Why is Africa so little affected by Covid-19? The African continent represents 17% of the world population and only 4% of cases. Out of 1.2 billion inhabitants, there are two million people infected according to official figures and 47,000 deaths, or as many as in France alone. So what’s the explanation? Absence of tests, collective immunity, youth of the population, strict control? Is there also a second wave in Africa and political controversies? This week we are taking you to Tunisia, Nigeria, Egypt and Burkina Faso.
In Tunisia, we are living in a paradoxical situation. In the spring, total containment had been decreed, the streets were absolutely deserted while there were only a few dozen additional Covid-19 cases each day. Today, the curve is very alarming: 1,200 cases of Covid-19 are declared every day. The situation is absolutely critical and is deteriorating. The hospitals are overwhelmed. Still, life pretty much follows its course. The State would like, from a health point of view, to be able to decree a new confinement, except that it is absolutely untenable from an economic point of view. The government had committed to paying compensation last spring in two installments. Today, the most deprived, those who were entitled to them, are still waiting for them.
In Burkina Faso, one of the poorest countries in Africa, there are 19 million inhabitants and less than 70 dead from Covid-19. The country faces another major problem, terrorism, but that does not prevent it from being vigilant in the face of the epidemic. On arrival at the airport, a PCR test is required from passengers as well as the compulsory wearing of a mask. But in the streets of Ouagadougou, the mask, even if it is compulsory, is not worn because it is difficult: it is hot. If we move outside Ouagadougou, as in Kaya, it is still asked to put it as often as possible because there are 300,000 displaced people here, people who fled their village to come and take refuge in Kaya, because of insecurity.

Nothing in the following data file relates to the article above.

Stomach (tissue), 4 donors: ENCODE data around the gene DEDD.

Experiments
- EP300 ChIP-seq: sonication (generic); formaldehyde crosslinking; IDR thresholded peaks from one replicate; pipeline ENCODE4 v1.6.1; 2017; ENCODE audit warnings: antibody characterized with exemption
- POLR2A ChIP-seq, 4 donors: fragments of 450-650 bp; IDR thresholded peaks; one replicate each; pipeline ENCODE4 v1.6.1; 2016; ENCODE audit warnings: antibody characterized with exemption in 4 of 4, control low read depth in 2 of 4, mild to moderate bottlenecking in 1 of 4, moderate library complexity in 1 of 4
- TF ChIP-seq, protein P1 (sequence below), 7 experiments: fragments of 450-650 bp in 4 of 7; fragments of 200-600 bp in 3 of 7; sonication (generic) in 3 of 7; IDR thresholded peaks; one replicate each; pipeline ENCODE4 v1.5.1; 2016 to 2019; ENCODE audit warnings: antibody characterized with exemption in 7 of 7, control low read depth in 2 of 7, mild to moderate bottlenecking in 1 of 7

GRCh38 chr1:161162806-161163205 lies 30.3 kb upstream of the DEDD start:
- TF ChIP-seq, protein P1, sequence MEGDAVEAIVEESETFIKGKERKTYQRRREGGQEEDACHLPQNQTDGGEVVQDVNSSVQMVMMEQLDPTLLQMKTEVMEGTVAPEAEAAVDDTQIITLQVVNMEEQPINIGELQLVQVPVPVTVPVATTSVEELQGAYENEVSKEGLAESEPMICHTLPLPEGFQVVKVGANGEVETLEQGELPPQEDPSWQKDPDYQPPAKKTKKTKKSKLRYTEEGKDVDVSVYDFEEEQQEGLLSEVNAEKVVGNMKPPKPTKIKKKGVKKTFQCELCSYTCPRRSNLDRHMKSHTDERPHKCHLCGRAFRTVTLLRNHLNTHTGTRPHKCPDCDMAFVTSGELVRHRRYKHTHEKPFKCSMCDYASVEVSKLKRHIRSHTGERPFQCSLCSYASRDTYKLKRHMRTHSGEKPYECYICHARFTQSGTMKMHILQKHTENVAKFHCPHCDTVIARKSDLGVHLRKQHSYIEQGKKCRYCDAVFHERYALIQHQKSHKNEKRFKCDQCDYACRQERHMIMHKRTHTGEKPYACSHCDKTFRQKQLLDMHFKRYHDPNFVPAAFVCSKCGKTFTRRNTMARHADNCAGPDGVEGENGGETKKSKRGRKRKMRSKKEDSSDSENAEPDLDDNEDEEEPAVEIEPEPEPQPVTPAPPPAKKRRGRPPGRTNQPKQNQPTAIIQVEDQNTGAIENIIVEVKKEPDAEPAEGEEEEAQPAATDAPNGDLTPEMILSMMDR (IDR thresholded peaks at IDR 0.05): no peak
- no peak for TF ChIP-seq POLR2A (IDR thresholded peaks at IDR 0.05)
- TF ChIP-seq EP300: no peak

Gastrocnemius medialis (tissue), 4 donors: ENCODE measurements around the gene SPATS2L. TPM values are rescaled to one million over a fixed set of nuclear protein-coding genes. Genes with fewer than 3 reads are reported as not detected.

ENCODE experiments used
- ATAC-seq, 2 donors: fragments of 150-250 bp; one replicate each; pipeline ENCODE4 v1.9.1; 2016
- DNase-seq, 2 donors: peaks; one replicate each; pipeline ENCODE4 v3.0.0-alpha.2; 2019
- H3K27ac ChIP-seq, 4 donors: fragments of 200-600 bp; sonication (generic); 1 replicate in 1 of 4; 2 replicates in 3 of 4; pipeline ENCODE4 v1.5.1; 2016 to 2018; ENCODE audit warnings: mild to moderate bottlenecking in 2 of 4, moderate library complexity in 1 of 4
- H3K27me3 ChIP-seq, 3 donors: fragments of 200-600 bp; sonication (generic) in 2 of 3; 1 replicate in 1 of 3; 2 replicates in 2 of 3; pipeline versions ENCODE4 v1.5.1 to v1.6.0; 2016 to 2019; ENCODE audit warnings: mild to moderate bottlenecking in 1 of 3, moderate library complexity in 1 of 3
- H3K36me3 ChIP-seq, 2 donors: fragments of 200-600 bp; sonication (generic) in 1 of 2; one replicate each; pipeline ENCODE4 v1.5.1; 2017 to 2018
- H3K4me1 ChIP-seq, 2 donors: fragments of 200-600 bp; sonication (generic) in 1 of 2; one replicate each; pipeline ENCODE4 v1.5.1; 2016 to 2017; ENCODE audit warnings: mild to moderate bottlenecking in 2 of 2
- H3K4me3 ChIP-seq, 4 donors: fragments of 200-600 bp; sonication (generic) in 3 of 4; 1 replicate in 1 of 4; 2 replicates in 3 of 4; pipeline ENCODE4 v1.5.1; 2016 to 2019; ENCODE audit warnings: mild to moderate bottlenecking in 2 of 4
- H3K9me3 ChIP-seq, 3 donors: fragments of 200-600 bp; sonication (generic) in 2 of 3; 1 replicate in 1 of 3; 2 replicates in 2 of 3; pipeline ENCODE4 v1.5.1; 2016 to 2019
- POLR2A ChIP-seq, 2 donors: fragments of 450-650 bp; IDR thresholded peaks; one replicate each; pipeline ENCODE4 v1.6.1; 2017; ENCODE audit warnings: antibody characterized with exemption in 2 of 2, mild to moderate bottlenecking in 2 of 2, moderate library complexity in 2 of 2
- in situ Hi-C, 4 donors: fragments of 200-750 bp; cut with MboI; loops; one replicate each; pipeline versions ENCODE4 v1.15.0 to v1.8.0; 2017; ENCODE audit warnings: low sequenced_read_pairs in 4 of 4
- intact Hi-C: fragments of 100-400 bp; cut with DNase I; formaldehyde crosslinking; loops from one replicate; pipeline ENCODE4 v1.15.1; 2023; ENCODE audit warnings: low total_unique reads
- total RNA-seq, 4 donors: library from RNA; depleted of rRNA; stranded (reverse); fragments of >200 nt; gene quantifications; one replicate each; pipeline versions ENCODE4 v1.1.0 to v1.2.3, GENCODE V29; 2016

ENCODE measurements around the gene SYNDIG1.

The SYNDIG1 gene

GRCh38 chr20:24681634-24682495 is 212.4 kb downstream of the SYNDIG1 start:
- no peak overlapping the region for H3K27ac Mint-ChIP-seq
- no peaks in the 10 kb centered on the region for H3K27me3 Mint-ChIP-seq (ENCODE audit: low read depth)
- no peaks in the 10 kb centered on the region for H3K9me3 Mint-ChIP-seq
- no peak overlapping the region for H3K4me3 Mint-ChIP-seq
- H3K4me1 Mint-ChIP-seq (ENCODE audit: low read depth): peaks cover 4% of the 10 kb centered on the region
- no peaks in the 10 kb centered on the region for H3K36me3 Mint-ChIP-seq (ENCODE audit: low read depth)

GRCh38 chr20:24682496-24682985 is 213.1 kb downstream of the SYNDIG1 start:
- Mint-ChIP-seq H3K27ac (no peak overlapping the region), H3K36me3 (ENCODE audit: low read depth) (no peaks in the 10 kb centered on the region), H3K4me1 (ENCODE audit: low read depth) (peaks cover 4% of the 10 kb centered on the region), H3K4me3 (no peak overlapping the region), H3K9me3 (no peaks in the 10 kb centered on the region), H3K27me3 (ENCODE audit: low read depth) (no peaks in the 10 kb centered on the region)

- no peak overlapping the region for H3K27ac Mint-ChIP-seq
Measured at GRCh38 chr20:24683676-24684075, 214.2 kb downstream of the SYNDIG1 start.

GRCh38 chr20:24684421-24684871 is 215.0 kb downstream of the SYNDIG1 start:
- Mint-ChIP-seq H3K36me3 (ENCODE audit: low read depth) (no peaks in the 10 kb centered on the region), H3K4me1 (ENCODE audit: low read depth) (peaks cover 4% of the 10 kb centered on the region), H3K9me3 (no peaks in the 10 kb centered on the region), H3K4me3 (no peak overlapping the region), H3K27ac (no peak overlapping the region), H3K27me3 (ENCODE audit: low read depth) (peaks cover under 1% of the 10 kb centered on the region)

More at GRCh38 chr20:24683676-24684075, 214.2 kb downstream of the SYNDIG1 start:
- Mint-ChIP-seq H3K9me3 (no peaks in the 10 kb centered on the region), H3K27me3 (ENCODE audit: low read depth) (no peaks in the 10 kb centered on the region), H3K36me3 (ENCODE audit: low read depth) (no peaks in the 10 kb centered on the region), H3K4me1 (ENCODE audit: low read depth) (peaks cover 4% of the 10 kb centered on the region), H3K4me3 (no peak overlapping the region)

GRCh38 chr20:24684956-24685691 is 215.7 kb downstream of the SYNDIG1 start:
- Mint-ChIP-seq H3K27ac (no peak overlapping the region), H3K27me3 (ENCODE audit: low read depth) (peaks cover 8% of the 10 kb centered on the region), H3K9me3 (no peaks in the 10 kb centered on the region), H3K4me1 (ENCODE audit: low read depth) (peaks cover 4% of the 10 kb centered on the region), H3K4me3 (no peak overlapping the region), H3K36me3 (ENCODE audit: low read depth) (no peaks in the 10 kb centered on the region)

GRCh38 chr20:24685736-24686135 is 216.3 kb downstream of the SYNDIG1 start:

In Nigeria, the most populous country on the continent with nearly 200 million inhabitants, there are around a thousand deaths. But the economic situation is more worrying than the Covid-19 for a majority of Nigerians. Faced with a significant drop in its oil revenues since April, the State is facing cash flow problems and the authorities have had to take measures, in particular by removing part of the historic subsidies on the price of oil at the pump . An increase in gasoline prices that is part of a context of generalized inflation: it is currently close to 14%. However, according to economists at the World Bank, nearly 80% of Nigerians have recorded a drop in their income since the start of the health crisis, while unemployment is reaching peaks among young people who make up half of the population. Currently, 100 million people live in extreme poverty, a situation further exacerbated by the global pandemic.
In Egypt, which has 100 million inhabitants and there are 6,500 deaths from Covid-19 according to official figures. But then again, there are few tests and it is difficult to have reliable figures. Still, the second wave is here and it strikes doctors in particular: more than 200 deaths during the past week alone. The doctors’ union demands special recognition for the doctors who died in this war on the virus – it calls them “martyrs of the white army” – so that the care of their families is aligned with that of the families of the police and military personnel who died in the war on terror. Their children would, for example, be exempt from university fees. The demands of the doctors’ union found some echo in public opinion. This is not the first time since the start of the pandemic that the union has stepped up to the plate for denouncing the lack of masks and the dangers taken by caregivers, several of its members have been arrested. Since then, as a sign of appeasement, an increase in doctors’ salaries has been announced. Not sure that’s enough to calm their anger.